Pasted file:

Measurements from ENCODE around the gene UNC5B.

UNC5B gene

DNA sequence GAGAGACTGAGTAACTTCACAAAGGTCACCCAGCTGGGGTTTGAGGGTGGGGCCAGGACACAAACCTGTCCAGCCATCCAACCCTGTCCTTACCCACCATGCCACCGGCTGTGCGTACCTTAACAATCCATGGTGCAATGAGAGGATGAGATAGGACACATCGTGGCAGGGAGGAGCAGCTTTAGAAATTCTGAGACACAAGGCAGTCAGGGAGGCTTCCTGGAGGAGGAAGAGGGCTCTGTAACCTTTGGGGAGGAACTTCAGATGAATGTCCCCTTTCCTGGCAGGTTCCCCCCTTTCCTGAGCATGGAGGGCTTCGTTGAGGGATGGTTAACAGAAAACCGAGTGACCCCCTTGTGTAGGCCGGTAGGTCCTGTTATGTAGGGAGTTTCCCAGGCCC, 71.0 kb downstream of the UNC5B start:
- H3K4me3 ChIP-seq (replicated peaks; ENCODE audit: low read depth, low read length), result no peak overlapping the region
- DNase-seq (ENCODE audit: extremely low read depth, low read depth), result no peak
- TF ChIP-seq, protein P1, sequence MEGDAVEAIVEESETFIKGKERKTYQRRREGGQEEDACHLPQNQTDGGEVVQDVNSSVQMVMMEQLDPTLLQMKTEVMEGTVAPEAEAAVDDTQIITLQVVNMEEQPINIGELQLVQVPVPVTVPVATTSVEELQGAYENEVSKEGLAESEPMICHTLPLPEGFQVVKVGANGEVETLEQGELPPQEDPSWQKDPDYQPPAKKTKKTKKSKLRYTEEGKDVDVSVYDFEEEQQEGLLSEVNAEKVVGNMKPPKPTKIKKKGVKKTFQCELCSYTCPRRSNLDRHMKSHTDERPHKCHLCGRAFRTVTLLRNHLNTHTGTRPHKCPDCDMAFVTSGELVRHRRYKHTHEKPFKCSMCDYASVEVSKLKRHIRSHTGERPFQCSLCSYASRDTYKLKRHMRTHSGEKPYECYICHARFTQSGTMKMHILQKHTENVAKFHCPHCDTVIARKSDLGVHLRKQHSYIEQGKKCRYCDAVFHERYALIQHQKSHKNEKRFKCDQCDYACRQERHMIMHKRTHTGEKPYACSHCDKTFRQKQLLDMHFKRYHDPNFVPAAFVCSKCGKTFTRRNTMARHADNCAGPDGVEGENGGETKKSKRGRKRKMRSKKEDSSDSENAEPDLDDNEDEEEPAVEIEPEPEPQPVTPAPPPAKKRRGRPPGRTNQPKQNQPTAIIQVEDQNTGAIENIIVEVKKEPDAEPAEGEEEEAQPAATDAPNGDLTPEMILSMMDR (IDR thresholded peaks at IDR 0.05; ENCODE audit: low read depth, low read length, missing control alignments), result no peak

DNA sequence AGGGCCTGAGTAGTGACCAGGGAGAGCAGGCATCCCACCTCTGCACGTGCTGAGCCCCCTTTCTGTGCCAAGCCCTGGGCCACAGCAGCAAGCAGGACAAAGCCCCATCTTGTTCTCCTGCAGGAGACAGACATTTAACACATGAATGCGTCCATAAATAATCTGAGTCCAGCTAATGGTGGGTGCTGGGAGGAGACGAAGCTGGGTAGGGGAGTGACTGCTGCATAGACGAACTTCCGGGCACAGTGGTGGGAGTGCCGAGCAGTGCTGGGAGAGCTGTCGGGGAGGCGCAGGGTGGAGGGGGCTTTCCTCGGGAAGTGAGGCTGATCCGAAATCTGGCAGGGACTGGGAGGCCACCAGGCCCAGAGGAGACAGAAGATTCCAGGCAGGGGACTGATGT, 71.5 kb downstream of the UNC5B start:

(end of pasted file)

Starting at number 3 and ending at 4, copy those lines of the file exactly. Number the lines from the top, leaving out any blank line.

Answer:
DNA sequence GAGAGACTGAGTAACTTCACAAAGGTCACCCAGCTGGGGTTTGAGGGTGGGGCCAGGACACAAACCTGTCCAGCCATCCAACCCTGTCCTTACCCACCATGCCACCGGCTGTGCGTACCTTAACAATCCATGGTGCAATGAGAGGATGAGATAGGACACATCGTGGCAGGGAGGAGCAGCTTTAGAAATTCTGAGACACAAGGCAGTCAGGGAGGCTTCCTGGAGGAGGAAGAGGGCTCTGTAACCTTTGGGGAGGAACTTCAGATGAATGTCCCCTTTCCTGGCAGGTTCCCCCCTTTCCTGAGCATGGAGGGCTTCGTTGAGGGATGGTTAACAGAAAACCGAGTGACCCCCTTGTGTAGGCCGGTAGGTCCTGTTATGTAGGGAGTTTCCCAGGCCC, 71.0 kb downstream of the UNC5B start:
- H3K4me3 ChIP-seq (replicated peaks; ENCODE audit: low read depth, low read length), result no peak overlapping the region